Thursday, October 31, 2013

Little-Known Horror Movies That Were Pretty Good

My nominee, from 1973, is "Don't Be Afraid of the Dark."

Any other horror films that people seldom see but which are worth consideration?


After asking:

  • "What matters?"
  • "What are my goals?
  • "What needs to be done?"
. . . be sure to ask, "Am I becoming the person I want to be?"

Dick Tracy in Florida


FutureLawyer really likes the Sony SmartWatch 2:

What has really sold me on this product, though, is the ease of installation. Unlike Apple products, Android devices often have an NFC chip in them. (Near Field Communication). All I had to do to install the SmartWatch 2 is touch the devices together, and say Yes. All of my SmartWatch apps came over, and I am already using it. It vibrates everytime I get a text, or an email, or a phone call. It keeps a record of all the calls and texts, and I can actually scroll through email with the watch. $199 at NewEgg and Sony. FutureLawyer Highly Recommended.

Moon River

I'm glad to see that The Hammock Papers has returned.

Take a few minutes and listen to Lisa Hannigan's version of "Moon River." 

Ethics Update: The Health Plan Promise

The Washington Post's fact checker examines the "No one will take away your health plan" promise.


The intro to Tim Burton's The Nightmare Before Christmas

Great film. Crank it up.

Quick Management Review

Check out:

  1. Customers.
  2. Team members.
  3. Mission.
  4. Goals.
  5. Values.
  6. Clarity.
  7. Training.
  8. Achievements.
  9. Setbacks.
  10. Timelines.
  11. Culture.
  12. Responsibilities.
  13. Rewards.
  14. Excuses.
  15. Punishments.
  16. Execution of the basics.
  17. Availability of reliable information.
  18. Availability of resources.
  19. Internal and external customer service.
  20. Quality of staff work.
  21. Quality of meetings.
  22. Amount of initiative.
  23. Upward delegation.
  24. The level of fear.
  25. Coordination between departments.
  26. Unwritten policies and practices.
  27. Conflicting values.
  28. The inner circle.
  29. The level of civility.
  30. The amount of groupthink.
  31. Potential crises.
  32. Lessons learned.
  33. The sense of urgency.
  34. The amount of micromanagement.
  35. The positive transformation of people.
  36. The sense of community.
  37. Unexplored opportunities.

Language to Remember and Use

"It was a frequently repeated canard that was often embellished when retold."

Quote of the Day

I wants to make your flesh creep.

- The Fat Boy in Charles Dickens's Pickwick Papers

Wednesday, October 30, 2013

Pre-Halloween Music Break: Werewolves of London

"His hair was perfect": Warren Zevon with his classic.


"He said that at the end of the day the bottom line will be a game-changer if we just walk the talk and empower the associates. It doesn't take a rocket scientist to conclude that we should run it up the flag pole and see who salutes. This isn't brain surgery. After all, it is what it is."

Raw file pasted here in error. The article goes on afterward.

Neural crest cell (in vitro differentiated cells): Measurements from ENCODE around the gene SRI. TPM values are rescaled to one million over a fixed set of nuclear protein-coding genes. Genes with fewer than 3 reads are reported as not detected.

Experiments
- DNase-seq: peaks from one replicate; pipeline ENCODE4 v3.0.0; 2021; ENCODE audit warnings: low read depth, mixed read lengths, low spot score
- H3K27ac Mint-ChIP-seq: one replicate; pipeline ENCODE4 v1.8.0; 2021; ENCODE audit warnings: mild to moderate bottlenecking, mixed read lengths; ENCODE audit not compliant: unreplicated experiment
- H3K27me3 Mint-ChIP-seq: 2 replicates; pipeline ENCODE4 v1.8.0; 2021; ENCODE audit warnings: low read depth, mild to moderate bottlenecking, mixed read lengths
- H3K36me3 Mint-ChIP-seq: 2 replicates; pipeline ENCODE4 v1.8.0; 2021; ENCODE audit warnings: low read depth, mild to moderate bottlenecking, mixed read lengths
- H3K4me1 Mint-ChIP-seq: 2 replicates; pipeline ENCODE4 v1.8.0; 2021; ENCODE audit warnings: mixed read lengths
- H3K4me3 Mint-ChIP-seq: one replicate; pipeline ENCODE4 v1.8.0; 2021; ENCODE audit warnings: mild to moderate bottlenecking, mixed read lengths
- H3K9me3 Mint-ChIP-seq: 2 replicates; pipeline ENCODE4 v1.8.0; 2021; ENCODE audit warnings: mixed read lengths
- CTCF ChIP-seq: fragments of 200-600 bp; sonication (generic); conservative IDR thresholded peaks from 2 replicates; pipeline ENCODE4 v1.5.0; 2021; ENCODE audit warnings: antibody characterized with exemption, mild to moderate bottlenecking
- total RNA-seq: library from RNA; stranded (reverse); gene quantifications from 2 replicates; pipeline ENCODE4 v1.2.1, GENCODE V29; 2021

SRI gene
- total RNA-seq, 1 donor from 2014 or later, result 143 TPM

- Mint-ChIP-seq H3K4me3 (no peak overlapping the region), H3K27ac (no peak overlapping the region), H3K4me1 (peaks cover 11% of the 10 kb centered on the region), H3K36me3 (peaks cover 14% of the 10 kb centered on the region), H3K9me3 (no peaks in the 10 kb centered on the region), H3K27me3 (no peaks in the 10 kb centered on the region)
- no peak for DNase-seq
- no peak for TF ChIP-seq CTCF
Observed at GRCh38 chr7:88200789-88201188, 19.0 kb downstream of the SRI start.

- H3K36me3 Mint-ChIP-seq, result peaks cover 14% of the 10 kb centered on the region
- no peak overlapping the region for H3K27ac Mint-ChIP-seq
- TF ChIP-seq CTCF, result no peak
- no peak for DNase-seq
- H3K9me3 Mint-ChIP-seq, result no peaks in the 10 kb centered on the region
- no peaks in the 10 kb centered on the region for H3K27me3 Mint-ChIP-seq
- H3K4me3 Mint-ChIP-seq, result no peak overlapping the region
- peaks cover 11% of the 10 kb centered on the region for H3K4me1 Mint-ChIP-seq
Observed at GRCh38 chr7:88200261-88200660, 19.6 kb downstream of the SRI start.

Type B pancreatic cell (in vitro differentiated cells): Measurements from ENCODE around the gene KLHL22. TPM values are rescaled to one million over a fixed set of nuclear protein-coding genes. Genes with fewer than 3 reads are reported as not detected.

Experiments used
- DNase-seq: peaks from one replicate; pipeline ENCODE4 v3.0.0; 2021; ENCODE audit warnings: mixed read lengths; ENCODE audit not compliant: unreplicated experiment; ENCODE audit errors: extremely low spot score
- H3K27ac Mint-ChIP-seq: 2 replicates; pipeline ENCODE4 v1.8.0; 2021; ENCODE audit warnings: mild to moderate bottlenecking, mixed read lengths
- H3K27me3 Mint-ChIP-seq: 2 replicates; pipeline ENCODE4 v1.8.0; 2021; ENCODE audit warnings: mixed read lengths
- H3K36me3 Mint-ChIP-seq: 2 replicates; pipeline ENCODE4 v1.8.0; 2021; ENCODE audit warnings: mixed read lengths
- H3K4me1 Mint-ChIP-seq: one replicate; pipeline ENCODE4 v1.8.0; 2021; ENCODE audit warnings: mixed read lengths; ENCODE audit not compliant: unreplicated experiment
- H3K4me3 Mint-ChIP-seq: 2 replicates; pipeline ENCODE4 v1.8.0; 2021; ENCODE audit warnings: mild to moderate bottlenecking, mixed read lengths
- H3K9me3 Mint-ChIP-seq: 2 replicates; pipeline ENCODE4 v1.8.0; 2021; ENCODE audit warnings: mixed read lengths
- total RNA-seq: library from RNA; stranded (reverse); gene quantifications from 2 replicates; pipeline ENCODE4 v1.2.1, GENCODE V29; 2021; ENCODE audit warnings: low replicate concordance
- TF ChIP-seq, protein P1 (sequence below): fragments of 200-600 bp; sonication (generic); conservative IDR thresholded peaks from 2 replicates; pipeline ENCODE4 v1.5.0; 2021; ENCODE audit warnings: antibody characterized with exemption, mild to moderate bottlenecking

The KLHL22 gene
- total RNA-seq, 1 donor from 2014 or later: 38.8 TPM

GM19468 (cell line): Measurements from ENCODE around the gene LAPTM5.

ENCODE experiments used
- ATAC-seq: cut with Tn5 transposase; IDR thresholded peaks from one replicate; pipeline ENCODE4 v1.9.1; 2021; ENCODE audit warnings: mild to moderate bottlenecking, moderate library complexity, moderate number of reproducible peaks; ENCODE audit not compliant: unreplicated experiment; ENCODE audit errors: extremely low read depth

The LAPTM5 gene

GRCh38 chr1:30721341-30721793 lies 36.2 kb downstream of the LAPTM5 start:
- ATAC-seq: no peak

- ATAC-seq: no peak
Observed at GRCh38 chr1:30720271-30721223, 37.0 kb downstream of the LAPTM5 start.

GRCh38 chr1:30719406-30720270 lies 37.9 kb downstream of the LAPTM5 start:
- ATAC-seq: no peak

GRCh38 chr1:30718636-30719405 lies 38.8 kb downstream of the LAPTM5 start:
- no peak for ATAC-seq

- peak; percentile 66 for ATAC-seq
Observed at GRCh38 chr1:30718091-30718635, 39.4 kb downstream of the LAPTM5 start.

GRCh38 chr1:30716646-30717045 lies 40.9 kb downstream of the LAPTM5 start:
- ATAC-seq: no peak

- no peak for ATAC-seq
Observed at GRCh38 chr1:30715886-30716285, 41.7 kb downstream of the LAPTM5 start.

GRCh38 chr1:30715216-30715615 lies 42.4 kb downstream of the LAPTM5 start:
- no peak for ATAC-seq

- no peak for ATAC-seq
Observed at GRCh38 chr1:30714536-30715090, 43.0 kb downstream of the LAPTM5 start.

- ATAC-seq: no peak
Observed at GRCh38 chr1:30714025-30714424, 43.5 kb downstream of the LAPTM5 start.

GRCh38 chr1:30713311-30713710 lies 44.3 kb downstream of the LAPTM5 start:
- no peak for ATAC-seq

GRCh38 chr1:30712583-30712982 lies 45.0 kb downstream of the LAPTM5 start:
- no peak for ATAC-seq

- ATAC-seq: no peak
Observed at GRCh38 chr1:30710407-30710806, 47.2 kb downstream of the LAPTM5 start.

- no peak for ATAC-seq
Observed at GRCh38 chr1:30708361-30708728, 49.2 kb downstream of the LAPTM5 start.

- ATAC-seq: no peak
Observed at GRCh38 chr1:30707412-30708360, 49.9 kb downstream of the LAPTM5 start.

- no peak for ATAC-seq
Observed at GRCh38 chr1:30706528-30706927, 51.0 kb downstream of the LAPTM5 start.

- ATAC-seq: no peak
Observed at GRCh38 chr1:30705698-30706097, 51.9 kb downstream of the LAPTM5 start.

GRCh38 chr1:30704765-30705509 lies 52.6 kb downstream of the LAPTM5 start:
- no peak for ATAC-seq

No Excuses

We don't want to hear:

  • "It could have been worse."
  • "We were misunderstood."
  • "The dog ate my homework."
  • "It was harder than we thought it would be."
  • "You're going to like this result even more."
  • "The contractors got it wrong."
  • "We didn't have enough time."
  • "We didn't have enough resources."
  • "We didn't get enough support."
  • "We inherited this mess."
  • "Another department was supposed to handle it."
  • "We came close to the goal."
  • "The maps were off."
  • "We'll do better next time."
  • "My staff screwed up."
  • "We worked really hard."

Language to Remember and Use

"Their diets ended when the chef rolled out a cart filled with bodacious desserts."

Quote of the Day

At the core of every true talent there is an awareness of the difficulties inherent in any achievement, and the confidence that by persistence and patience, something worthwhile will be realized.

- Eric Hoffer

Tuesday, October 29, 2013

Music Break

Leonard Bernstein's Symphonic Suite from "On the Waterfront."

Seems Familiar

A scene from National Lampoon's Vacation that is as current as today's headlines.

Beware of the metallic peat.

Miscellaneous and Fast

Madame Scherzo's blog deserves many visits.
Dennis Prager: Is evil irrational?
Cultural Offering is nostalgic for Sam Donaldson.
The trailer for "Office Tigers."
The Happiness Project: The satisfaction of having done good work.
The trailer for "Something Ventured."
Wally Bock on a community of practice.
The trailer for "The Reluctant Fundamentalist."
Eclecticity Light has a great Halloween costume photo.

The Pack

There are days when the small projects resemble a pack of wolves.

Ask for Help

You'd think that it would be easy to persuade people to ask for help, but that is not the case. They may be too proud or independent or perhaps, knowing little of the potential dangers, they believe an amateur can handle the matter unaided.

They don't know what they don't know.

So they wing it. If they're lucky, an experienced hand will grab the wheel before the car veers into the ditch. Unfortunately, such hands aren't always within reach nor are they summoned. The tendency to deny that there's a serious problem is hard to overcome. 

That's why Deny, Deny, Deny is usually not followed by There's a Slight Problem.

It's followed by There's a Big Problem.

Two characteristics of seasoned managers: They don't tell stories to themselves and they know when to ask for help.

Language to Remember and Use

"Throw in a thousand bucks and you'll get the whole kit and caboodle."

Quote of the Day

It is not enough to do your best; you must know what to do, and THEN do your best.

- W. Edwards Deming

Monday, October 28, 2013

Decision Making

A classic scene from "The Princess Bride."

Art Break: Enlarging a Drawing and Squaring Off

Underpaintings examines the technique